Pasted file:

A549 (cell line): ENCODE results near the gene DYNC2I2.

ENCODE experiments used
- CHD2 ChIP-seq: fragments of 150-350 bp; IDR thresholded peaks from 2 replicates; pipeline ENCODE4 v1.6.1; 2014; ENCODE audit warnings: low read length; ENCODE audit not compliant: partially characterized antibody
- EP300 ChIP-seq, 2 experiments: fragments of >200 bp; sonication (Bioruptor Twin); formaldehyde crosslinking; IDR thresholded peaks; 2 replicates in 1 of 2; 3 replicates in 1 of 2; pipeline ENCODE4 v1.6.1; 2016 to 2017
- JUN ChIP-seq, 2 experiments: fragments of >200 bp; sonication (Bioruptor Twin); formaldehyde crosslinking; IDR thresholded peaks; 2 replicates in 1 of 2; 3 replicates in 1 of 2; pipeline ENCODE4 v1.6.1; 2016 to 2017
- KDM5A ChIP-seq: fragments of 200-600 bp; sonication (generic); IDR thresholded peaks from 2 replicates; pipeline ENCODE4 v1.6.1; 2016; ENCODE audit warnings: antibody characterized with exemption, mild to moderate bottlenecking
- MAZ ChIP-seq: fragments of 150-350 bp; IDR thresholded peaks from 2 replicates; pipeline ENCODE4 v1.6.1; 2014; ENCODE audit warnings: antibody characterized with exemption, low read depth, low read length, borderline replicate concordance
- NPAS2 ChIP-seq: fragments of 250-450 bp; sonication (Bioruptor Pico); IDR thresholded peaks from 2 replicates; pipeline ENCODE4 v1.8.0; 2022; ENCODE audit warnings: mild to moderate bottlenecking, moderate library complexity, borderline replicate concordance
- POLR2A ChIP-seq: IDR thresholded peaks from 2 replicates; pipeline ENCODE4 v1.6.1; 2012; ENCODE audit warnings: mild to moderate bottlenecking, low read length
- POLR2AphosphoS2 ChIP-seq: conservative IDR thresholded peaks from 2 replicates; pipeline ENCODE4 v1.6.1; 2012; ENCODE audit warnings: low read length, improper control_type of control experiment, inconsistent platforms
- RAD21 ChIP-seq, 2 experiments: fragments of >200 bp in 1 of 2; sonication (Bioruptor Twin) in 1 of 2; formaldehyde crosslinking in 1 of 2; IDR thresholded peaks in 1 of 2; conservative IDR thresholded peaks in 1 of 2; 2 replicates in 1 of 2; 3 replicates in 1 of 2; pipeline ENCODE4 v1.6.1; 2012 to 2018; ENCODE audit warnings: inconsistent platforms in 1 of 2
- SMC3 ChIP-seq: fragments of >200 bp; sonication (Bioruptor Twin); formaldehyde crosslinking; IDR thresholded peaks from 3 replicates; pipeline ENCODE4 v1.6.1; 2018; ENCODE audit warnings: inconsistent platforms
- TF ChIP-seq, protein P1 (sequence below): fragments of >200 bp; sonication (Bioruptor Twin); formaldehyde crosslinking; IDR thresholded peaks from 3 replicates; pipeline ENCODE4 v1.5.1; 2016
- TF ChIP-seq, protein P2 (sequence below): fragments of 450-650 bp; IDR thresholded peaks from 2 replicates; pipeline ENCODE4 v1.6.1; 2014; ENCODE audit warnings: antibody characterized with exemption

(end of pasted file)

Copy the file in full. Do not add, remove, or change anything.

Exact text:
A549 (cell line): ENCODE results near the gene DYNC2I2.

ENCODE experiments used
- CHD2 ChIP-seq: fragments of 150-350 bp; IDR thresholded peaks from 2 replicates; pipeline ENCODE4 v1.6.1; 2014; ENCODE audit warnings: low read length; ENCODE audit not compliant: partially characterized antibody
- EP300 ChIP-seq, 2 experiments: fragments of >200 bp; sonication (Bioruptor Twin); formaldehyde crosslinking; IDR thresholded peaks; 2 replicates in 1 of 2; 3 replicates in 1 of 2; pipeline ENCODE4 v1.6.1; 2016 to 2017
- JUN ChIP-seq, 2 experiments: fragments of >200 bp; sonication (Bioruptor Twin); formaldehyde crosslinking; IDR thresholded peaks; 2 replicates in 1 of 2; 3 replicates in 1 of 2; pipeline ENCODE4 v1.6.1; 2016 to 2017
- KDM5A ChIP-seq: fragments of 200-600 bp; sonication (generic); IDR thresholded peaks from 2 replicates; pipeline ENCODE4 v1.6.1; 2016; ENCODE audit warnings: antibody characterized with exemption, mild to moderate bottlenecking
- MAZ ChIP-seq: fragments of 150-350 bp; IDR thresholded peaks from 2 replicates; pipeline ENCODE4 v1.6.1; 2014; ENCODE audit warnings: antibody characterized with exemption, low read depth, low read length, borderline replicate concordance
- NPAS2 ChIP-seq: fragments of 250-450 bp; sonication (Bioruptor Pico); IDR thresholded peaks from 2 replicates; pipeline ENCODE4 v1.8.0; 2022; ENCODE audit warnings: mild to moderate bottlenecking, moderate library complexity, borderline replicate concordance
- POLR2A ChIP-seq: IDR thresholded peaks from 2 replicates; pipeline ENCODE4 v1.6.1; 2012; ENCODE audit warnings: mild to moderate bottlenecking, low read length
- POLR2AphosphoS2 ChIP-seq: conservative IDR thresholded peaks from 2 replicates; pipeline ENCODE4 v1.6.1; 2012; ENCODE audit warnings: low read length, improper control_type of control experiment, inconsistent platforms
- RAD21 ChIP-seq, 2 experiments: fragments of >200 bp in 1 of 2; sonication (Bioruptor Twin) in 1 of 2; formaldehyde crosslinking in 1 of 2; IDR thresholded peaks in 1 of 2; conservative IDR thresholded peaks in 1 of 2; 2 replicates in 1 of 2; 3 replicates in 1 of 2; pipeline ENCODE4 v1.6.1; 2012 to 2018; ENCODE audit warnings: inconsistent platforms in 1 of 2
- SMC3 ChIP-seq: fragments of >200 bp; sonication (Bioruptor Twin); formaldehyde crosslinking; IDR thresholded peaks from 3 replicates; pipeline ENCODE4 v1.6.1; 2018; ENCODE audit warnings: inconsistent platforms
- TF ChIP-seq, protein P1 (sequence below): fragments of >200 bp; sonication (Bioruptor Twin); formaldehyde crosslinking; IDR thresholded peaks from 3 replicates; pipeline ENCODE4 v1.5.1; 2016
- TF ChIP-seq, protein P2 (sequence below): fragments of 450-650 bp; IDR thresholded peaks from 2 replicates; pipeline ENCODE4 v1.6.1; 2014; ENCODE audit warnings: antibody characterized with exemption